Pneumothorax management—chest drain or needle aspiration?
Editorial

Pneumothorax management—chest drain or needle aspiration?

Steven Philip Walker, Nick Maskell

Academic Respiratory Unit, School of Clinical Sciences, University of Bristol, Bristol

Correspondence to: Dr. Steven Philip Walker. Pleural research fellow, Academic Respiratory Unit, School of Clinical Sciences, University of Bristol, Bristol. Email: Steven.walker@nbt.nhs.uk.

Provenance: This is an invited Editorial commissioned by the Section Editor Feichao Bao (Department of Thoracic Surgery, The First Affiliated Hospital, Zhejiang University, Hangzhou, China).

Comment on: Thelle A, Gjerdevik M, SueChu M, et al. Randomised comparison of needle aspiration and chest tube drainage in spontaneous pneumothorax. Eur Respir J 2017;49. pii:1601296.


Submitted Aug 09, 2017. Accepted for publication Aug 06, 2017.

doi: 10.21037/jtd.2017.08.155


Despite pneumothoraces being described in medical literature as far back as 15th century (1), the optimal way the remove air from the pleural cavity has not yet been ascertained, nor indeed have we determine whether it is necessary to do so at all. The well conducted randomised control trial by Thelle et al. (2) has added to the evidence base concerning one of the fundamental questions: whether needle aspiration (NA) or chest tube drainages (CTD) is superior in evacuating a pneumothorax.

It is an important question, particularly as expert consensus remains divided, with differing advice from national advisory bodies. The American College of Chest Physicians Delphi consensus [2001] (3) does not advise NA, instead supporting proceeding directly with CTD insertion, whilst the BTS guidelines [2010] (4) suggests NA as 1st line in primary spontaneous pneumothorax (PSP), and as an option in small sub-centimetre secondary spontaneous pneumothorax (SSP). There have been a number of studies (5-10) over the last 25 years, attempting to address this issue, although interpretation has been made difficult with heterogeneous inclusion criteria, methodologies and definitions of success. However, taken together, they suggest that whilst hospital duration is typically shorter for patients treated with NA (5-7,9,10), immediate success rates are generally higher with CTD insertion (5,7,8).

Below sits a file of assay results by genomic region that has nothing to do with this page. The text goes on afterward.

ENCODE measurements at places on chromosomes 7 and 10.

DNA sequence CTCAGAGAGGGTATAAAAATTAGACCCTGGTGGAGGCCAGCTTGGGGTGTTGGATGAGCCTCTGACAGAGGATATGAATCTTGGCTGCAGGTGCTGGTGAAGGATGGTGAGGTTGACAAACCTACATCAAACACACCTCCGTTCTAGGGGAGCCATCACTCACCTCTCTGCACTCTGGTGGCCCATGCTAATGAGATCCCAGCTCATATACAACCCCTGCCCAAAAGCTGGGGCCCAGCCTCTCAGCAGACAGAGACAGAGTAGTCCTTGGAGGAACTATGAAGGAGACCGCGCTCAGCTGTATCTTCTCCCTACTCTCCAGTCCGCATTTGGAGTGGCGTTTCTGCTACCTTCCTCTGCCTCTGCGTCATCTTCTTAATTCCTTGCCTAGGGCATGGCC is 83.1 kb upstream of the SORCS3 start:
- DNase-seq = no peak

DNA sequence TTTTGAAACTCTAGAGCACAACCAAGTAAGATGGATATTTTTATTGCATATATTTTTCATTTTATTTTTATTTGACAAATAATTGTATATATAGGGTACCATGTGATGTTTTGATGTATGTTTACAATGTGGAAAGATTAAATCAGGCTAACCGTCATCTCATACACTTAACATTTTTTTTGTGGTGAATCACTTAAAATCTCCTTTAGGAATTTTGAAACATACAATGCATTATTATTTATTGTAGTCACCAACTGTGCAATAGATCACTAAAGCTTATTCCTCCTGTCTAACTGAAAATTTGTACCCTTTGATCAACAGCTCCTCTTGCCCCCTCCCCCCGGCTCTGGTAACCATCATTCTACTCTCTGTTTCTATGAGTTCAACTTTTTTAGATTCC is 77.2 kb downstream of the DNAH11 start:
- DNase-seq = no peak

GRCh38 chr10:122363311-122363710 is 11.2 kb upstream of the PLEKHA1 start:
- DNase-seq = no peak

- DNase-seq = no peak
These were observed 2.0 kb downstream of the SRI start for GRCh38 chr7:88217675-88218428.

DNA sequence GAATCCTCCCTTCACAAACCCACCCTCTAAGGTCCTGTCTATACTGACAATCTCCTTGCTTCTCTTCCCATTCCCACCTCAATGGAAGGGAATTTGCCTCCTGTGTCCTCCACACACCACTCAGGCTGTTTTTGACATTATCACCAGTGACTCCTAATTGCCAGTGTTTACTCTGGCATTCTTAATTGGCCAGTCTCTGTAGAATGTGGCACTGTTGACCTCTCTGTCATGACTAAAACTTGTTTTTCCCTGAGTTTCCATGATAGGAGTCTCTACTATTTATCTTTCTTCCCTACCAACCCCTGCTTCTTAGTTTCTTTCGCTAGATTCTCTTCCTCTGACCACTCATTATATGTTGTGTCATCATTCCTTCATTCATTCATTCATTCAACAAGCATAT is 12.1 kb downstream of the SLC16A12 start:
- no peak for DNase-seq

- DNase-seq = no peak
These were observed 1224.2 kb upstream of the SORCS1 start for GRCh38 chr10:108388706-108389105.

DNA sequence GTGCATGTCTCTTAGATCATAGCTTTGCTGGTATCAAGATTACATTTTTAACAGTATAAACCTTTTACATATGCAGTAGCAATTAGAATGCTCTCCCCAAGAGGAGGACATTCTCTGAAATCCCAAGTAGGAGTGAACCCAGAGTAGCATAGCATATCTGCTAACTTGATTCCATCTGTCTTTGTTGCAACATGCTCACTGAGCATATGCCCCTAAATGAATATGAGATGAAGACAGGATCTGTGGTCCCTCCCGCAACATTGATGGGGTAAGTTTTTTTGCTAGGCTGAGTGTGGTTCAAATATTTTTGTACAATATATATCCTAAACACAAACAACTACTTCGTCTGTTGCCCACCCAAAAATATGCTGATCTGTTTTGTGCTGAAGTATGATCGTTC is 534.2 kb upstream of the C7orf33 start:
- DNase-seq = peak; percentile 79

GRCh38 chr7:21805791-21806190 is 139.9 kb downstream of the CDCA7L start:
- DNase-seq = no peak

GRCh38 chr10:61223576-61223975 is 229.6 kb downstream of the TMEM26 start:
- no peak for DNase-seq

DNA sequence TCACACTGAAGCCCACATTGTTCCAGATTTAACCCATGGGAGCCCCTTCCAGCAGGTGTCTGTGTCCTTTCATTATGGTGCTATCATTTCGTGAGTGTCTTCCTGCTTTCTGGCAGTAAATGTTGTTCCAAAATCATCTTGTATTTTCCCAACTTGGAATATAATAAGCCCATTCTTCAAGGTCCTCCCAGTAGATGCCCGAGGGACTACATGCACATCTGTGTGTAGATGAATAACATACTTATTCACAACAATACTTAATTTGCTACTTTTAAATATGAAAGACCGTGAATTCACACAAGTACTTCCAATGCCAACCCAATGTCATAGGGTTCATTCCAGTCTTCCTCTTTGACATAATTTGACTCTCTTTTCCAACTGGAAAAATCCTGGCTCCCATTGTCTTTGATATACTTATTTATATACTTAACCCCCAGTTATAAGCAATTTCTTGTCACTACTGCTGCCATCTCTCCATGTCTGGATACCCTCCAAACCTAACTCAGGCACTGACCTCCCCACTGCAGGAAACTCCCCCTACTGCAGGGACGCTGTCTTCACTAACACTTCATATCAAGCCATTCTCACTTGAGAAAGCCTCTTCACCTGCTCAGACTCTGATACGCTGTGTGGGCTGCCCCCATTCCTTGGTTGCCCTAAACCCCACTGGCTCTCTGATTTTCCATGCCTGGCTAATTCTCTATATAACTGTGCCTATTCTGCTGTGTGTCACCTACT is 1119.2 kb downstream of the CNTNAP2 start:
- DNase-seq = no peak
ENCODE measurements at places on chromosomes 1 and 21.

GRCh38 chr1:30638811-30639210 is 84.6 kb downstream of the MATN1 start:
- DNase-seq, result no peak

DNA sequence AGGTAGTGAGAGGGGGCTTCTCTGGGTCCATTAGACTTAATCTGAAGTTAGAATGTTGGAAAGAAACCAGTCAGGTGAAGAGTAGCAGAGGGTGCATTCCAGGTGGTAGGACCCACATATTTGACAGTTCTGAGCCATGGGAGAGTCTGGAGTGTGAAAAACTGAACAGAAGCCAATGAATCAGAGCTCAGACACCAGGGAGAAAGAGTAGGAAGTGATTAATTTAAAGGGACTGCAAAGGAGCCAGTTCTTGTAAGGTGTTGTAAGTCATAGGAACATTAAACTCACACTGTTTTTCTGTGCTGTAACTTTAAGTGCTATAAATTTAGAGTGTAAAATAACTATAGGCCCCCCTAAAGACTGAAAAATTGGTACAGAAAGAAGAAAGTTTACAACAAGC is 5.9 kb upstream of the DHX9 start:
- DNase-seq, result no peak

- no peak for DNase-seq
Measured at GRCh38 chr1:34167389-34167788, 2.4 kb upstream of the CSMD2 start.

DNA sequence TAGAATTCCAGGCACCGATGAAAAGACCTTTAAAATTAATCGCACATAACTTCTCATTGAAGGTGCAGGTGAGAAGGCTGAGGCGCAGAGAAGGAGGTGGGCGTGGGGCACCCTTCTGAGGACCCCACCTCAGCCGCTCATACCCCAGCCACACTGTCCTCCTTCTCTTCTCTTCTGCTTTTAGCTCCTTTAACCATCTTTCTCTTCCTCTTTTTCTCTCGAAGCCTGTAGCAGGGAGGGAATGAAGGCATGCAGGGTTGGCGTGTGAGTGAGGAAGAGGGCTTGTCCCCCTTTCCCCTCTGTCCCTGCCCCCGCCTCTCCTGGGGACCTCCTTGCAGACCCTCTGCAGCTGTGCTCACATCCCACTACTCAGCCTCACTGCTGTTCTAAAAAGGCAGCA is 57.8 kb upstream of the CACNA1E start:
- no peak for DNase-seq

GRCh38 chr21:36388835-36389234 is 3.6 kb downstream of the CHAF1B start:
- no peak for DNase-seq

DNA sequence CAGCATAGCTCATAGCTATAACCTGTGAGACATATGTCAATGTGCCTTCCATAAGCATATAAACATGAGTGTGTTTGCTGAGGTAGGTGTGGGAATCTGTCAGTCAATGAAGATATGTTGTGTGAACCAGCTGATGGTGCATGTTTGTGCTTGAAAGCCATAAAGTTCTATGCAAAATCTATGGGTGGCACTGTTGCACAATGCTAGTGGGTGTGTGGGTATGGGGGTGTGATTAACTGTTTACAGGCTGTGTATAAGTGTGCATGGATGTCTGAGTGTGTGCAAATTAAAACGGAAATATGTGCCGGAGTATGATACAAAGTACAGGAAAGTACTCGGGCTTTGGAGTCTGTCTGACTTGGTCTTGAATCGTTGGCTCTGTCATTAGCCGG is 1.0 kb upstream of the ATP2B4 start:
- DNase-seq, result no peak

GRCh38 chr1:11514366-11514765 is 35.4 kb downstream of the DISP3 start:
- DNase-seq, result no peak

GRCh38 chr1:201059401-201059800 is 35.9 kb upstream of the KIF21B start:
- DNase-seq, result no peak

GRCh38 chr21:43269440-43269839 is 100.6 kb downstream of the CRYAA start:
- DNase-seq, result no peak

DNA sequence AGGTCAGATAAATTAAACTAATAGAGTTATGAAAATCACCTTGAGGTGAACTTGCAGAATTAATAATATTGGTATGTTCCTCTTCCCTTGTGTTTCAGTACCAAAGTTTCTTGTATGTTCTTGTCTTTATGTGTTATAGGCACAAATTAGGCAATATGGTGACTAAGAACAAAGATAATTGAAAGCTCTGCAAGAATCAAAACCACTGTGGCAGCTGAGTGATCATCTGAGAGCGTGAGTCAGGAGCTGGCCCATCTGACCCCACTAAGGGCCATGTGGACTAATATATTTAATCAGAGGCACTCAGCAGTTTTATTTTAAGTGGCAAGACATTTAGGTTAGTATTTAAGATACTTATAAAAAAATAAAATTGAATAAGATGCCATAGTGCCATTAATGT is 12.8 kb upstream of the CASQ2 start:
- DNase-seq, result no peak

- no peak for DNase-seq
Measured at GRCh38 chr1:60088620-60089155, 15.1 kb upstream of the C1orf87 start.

Thelle et al. study randomised 127 patients presenting with a spontaneous pneumothorax, both primary and secondary, to either NA or CTD. The primary outcome was length of stay, with secondary outcomes including immediate and one-week success rates. Patients were allowed two aspirations in the NA cohort, before proceeding to CTD insertion if these failed. The study is overall supportive of the use of first line NA in both PSP and SSP, demonstrating hospital length of stay in all patients treated with NA pathway. It also showed immediate success rate with NA that were almost twice that of CTD, and a lower low incidence of adverse events with NA.

Whilst these results are encouraging for the use of NA, there are reasons to be cautious. The success rates in NA arm (68.8%) are not dissimilar to preceding studies, however for CTD cohort, they were dramatically lower than previous studies (32% vs. 64–93%) (5,7,8). The high ‘immediate’ success rate with NA might also be slightly misleading; as it represents a management pathway consisting of a subsequent second aspiration and then chest drain if required, with the success rates of the initial NA less encouraging at 50%.

The success of NA in both PSP and SSP patients provides interesting insight into pneumothorax research. If the success of NA in both PSP and SSP was replicated in other studies, this would amalgamate the management pathway of both conditions. With increasingly evidence that PSP is the consequence of intrinsic lung pathology, PSP and SSP many not represent two distinct, separate entities, but differing ends of the same spectrum (11). If the treatment pathway and underlying pathogenesis is similar then there would be less reason to differentiate between them.

Also with the high success rate of NA in SSP, this may change our thinking on persistent air-leak. With NA associated with twice the immediate success rates of CTD in both PSP and SSP, this suggest either that persistent air leak is uncommon in both these cohorts, or that formal CTD may contribute to persistent air leaks in a proportion of patients.

There is still uncertainty of how to predict pneumothorax recurrence. Unfortunately, this study did not follow-up patient long-term to determine whether the method of treatment influences recurrence rates. Further studies are required to clarify this.

If the findings of this study, particularly in regards to SSP patients, are verified by further trials, NA, with its associated fewer bed-days and adverse events is an attractive first line option and should be offered to patients with a PSP or SSP. However, patients must be counselled that there have a 50% chance of their initial NA failing, and hence may require more than one intervention.


Acknowledgements

None.


Footnote

Conflicts of Interest: The authors have no conflicts of interest to declare.


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Cite this article as: Walker SP, Maskell N. Pneumothorax management—chest drain or needle aspiration? J Thorac Dis 2017;9(10):3463-3464. doi: 10.21037/jtd.2017.08.155